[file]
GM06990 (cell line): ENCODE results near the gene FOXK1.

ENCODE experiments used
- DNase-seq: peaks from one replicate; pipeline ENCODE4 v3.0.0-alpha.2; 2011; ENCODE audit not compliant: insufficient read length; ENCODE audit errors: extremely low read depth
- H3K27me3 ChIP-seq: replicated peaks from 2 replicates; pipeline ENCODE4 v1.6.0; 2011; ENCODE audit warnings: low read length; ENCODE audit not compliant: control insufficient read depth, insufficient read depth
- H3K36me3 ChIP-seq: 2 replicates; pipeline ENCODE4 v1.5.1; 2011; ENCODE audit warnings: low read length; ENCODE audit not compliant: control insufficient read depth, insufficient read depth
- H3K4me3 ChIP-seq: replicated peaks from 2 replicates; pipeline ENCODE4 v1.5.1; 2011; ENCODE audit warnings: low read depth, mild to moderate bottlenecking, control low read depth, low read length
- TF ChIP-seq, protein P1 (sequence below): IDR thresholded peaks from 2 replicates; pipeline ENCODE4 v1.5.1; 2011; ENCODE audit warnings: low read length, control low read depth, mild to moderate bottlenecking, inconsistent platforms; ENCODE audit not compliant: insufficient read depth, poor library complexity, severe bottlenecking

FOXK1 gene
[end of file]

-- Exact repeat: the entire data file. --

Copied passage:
GM06990 (cell line): ENCODE results near the gene FOXK1.

ENCODE experiments used
- DNase-seq: peaks from one replicate; pipeline ENCODE4 v3.0.0-alpha.2; 2011; ENCODE audit not compliant: insufficient read length; ENCODE audit errors: extremely low read depth
- H3K27me3 ChIP-seq: replicated peaks from 2 replicates; pipeline ENCODE4 v1.6.0; 2011; ENCODE audit warnings: low read length; ENCODE audit not compliant: control insufficient read depth, insufficient read depth
- H3K36me3 ChIP-seq: 2 replicates; pipeline ENCODE4 v1.5.1; 2011; ENCODE audit warnings: low read length; ENCODE audit not compliant: control insufficient read depth, insufficient read depth
- H3K4me3 ChIP-seq: replicated peaks from 2 replicates; pipeline ENCODE4 v1.5.1; 2011; ENCODE audit warnings: low read depth, mild to moderate bottlenecking, control low read depth, low read length
- TF ChIP-seq, protein P1 (sequence below): IDR thresholded peaks from 2 replicates; pipeline ENCODE4 v1.5.1; 2011; ENCODE audit warnings: low read length, control low read depth, mild to moderate bottlenecking, inconsistent platforms; ENCODE audit not compliant: insufficient read depth, poor library complexity, severe bottlenecking

FOXK1 gene